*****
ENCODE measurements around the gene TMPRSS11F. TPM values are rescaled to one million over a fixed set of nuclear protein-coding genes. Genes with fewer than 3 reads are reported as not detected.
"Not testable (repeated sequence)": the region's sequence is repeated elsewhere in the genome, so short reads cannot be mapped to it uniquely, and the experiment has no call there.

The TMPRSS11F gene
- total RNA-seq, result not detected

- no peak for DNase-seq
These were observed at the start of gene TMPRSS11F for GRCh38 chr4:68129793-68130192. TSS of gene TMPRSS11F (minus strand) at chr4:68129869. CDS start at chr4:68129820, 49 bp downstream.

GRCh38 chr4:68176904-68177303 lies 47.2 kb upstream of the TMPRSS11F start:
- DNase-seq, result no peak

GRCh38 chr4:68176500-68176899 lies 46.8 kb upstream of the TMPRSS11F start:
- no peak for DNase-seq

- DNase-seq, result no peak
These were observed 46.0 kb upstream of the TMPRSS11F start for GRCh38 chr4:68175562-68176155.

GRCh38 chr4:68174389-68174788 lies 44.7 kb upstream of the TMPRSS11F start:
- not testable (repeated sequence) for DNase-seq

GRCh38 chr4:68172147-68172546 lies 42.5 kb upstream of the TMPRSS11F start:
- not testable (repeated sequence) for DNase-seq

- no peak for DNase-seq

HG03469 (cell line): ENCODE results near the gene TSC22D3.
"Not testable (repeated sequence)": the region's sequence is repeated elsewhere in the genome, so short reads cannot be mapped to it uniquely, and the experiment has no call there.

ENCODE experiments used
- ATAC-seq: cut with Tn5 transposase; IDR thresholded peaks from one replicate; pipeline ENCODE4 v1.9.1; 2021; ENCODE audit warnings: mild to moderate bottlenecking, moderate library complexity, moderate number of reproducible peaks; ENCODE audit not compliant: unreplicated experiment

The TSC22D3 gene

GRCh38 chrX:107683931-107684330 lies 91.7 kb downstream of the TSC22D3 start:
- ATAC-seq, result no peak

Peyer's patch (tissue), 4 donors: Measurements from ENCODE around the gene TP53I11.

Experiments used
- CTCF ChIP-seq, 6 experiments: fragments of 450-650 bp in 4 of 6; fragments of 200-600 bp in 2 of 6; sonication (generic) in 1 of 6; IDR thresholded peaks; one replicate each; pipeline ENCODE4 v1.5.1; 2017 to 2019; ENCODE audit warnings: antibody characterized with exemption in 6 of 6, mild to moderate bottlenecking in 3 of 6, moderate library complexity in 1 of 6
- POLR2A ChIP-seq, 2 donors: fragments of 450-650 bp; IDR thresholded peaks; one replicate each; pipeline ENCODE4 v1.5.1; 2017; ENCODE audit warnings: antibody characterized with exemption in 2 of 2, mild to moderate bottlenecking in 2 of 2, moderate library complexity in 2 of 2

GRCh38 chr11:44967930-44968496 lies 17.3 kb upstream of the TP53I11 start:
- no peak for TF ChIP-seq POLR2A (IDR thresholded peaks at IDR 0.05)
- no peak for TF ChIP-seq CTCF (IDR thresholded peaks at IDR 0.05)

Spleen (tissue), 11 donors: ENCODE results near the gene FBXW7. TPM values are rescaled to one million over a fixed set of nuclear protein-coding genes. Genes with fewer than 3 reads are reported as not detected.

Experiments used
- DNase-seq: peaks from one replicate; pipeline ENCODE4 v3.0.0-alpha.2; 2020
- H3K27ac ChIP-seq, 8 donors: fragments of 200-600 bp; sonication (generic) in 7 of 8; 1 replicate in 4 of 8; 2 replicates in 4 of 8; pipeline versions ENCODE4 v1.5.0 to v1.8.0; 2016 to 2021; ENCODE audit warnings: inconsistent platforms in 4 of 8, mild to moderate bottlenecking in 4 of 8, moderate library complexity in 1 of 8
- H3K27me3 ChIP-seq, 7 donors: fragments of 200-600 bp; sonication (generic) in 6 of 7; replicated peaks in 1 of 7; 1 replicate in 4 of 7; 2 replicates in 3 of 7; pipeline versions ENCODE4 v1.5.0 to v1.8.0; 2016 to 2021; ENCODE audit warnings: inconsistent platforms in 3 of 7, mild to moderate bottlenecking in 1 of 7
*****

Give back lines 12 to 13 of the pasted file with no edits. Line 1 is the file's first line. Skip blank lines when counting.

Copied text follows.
These were observed 46.0 kb upstream of the TMPRSS11F start for GRCh38 chr4:68175562-68176155.

GRCh38 chr4:68174389-68174788 lies 44.7 kb upstream of the TMPRSS11F start: